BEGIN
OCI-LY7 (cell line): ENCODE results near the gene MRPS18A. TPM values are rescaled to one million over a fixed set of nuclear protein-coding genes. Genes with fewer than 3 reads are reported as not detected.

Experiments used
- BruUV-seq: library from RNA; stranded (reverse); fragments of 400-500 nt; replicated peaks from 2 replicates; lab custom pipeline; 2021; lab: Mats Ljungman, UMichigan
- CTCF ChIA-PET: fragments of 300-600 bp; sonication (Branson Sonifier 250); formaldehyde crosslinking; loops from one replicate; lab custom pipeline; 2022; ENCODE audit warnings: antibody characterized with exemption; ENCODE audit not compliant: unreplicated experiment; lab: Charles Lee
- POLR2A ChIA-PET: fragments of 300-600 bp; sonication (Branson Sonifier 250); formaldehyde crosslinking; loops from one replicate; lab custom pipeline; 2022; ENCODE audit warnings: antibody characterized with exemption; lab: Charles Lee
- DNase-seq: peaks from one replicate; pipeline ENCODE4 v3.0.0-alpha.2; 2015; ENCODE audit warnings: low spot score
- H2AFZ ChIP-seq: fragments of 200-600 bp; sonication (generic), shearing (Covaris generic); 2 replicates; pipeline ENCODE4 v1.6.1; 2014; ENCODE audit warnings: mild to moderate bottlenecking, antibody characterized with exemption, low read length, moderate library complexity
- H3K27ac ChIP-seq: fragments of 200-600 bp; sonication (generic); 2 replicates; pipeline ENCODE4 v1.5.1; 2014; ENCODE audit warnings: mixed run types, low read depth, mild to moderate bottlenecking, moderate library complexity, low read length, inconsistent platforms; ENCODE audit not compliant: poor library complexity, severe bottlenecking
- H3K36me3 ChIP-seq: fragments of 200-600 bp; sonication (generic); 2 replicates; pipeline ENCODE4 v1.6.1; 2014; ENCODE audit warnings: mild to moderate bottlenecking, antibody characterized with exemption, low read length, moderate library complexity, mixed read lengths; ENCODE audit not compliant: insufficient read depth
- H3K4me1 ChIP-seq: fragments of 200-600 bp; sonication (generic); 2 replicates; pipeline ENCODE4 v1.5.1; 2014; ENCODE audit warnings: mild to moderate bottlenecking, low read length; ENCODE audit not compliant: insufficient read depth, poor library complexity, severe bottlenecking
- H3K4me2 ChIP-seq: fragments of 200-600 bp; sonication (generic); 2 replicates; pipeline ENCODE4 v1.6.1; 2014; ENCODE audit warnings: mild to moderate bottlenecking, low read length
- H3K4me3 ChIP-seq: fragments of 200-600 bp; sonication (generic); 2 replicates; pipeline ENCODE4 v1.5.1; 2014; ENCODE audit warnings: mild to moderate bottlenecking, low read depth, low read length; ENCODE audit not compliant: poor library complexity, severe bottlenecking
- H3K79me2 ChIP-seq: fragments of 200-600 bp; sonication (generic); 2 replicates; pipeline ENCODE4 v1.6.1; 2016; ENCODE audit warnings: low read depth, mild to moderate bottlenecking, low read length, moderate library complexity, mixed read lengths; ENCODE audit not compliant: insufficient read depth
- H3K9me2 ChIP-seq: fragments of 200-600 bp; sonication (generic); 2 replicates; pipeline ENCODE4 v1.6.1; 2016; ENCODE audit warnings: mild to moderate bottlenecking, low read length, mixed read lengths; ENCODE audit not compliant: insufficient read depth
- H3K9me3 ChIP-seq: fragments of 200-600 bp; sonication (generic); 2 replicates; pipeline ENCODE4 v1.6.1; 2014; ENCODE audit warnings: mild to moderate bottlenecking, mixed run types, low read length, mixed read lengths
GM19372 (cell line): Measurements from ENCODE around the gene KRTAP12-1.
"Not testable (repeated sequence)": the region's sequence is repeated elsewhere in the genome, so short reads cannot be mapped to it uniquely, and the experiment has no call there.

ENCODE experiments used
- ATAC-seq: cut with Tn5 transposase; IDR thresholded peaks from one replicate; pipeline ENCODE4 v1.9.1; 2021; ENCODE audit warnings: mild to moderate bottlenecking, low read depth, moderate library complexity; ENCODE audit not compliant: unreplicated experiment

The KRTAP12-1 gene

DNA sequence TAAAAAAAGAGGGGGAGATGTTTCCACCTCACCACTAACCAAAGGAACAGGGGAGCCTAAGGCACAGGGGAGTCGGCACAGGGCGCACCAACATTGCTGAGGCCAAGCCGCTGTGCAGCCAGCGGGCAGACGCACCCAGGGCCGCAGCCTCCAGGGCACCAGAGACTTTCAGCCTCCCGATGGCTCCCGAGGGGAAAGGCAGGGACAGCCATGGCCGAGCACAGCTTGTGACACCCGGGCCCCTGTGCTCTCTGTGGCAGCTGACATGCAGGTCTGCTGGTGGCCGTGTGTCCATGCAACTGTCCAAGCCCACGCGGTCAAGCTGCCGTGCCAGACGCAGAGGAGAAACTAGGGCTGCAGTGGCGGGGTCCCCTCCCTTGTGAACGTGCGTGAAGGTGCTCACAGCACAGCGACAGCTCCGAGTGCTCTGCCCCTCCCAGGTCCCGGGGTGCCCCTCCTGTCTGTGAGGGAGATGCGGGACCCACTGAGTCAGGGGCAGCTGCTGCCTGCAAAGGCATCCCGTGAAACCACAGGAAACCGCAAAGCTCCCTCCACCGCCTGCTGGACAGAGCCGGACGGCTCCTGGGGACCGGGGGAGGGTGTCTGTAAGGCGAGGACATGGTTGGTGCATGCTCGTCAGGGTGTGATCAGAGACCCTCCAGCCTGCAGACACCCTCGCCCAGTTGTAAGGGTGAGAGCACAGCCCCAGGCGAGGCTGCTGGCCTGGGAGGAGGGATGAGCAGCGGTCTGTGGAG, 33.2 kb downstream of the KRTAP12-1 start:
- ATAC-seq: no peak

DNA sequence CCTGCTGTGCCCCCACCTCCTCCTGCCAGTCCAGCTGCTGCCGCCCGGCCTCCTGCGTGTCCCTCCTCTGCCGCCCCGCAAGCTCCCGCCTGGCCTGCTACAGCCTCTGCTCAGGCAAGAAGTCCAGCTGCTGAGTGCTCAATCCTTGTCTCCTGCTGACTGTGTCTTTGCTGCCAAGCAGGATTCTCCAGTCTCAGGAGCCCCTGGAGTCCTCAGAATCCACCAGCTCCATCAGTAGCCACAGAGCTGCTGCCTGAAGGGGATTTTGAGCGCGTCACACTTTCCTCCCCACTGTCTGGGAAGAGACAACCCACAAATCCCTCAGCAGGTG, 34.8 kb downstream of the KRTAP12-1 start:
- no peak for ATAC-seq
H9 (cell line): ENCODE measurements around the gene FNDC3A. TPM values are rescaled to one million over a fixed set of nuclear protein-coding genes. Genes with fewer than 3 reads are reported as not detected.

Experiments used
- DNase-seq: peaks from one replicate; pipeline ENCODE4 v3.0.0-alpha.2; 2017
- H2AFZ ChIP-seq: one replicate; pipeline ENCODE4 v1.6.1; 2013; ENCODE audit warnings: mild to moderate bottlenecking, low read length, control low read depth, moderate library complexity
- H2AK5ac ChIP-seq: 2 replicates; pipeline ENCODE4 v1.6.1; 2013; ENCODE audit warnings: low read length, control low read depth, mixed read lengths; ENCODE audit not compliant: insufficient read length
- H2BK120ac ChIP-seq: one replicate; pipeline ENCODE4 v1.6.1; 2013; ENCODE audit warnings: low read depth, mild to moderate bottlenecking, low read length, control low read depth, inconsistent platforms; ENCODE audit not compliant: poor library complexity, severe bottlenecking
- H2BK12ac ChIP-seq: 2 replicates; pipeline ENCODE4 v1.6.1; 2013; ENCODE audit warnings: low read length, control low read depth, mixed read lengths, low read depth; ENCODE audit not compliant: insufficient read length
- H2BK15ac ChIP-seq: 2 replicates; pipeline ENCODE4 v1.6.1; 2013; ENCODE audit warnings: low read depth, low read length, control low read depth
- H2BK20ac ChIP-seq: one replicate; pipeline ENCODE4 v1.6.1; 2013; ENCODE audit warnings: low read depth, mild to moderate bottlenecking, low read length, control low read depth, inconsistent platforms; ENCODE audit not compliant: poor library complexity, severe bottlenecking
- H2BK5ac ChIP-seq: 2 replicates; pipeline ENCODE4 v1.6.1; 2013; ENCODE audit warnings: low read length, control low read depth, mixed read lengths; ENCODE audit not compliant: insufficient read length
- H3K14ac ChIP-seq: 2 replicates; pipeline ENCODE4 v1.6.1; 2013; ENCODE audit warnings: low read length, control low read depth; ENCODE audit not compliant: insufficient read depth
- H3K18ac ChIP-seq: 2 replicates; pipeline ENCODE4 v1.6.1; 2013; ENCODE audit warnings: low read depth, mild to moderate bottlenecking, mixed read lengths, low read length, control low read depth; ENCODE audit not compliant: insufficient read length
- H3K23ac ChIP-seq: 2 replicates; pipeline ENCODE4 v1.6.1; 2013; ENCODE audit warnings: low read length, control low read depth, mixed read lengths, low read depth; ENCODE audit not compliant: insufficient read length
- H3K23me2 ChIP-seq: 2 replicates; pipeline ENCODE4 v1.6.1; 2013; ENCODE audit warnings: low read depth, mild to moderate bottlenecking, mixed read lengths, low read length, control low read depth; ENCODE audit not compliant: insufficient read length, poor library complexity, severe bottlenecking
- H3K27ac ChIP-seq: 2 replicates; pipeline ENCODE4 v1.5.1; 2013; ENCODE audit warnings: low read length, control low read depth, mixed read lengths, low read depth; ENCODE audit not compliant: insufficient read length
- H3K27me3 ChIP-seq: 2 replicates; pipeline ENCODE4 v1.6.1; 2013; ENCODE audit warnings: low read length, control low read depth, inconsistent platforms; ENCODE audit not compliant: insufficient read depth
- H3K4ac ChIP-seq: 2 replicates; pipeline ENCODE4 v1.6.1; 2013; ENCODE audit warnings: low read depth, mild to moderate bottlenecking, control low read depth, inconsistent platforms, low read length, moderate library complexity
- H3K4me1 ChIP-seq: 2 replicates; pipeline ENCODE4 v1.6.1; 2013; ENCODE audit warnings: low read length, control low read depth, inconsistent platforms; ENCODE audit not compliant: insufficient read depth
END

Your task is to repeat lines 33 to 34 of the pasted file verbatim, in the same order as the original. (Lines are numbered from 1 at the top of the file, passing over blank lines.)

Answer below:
- H2BK20ac ChIP-seq: one replicate; pipeline ENCODE4 v1.6.1; 2013; ENCODE audit warnings: low read depth, mild to moderate bottlenecking, low read length, control low read depth, inconsistent platforms; ENCODE audit not compliant: poor library complexity, severe bottlenecking
- H2BK5ac ChIP-seq: 2 replicates; pipeline ENCODE4 v1.6.1; 2013; ENCODE audit warnings: low read length, control low read depth, mixed read lengths; ENCODE audit not compliant: insufficient read length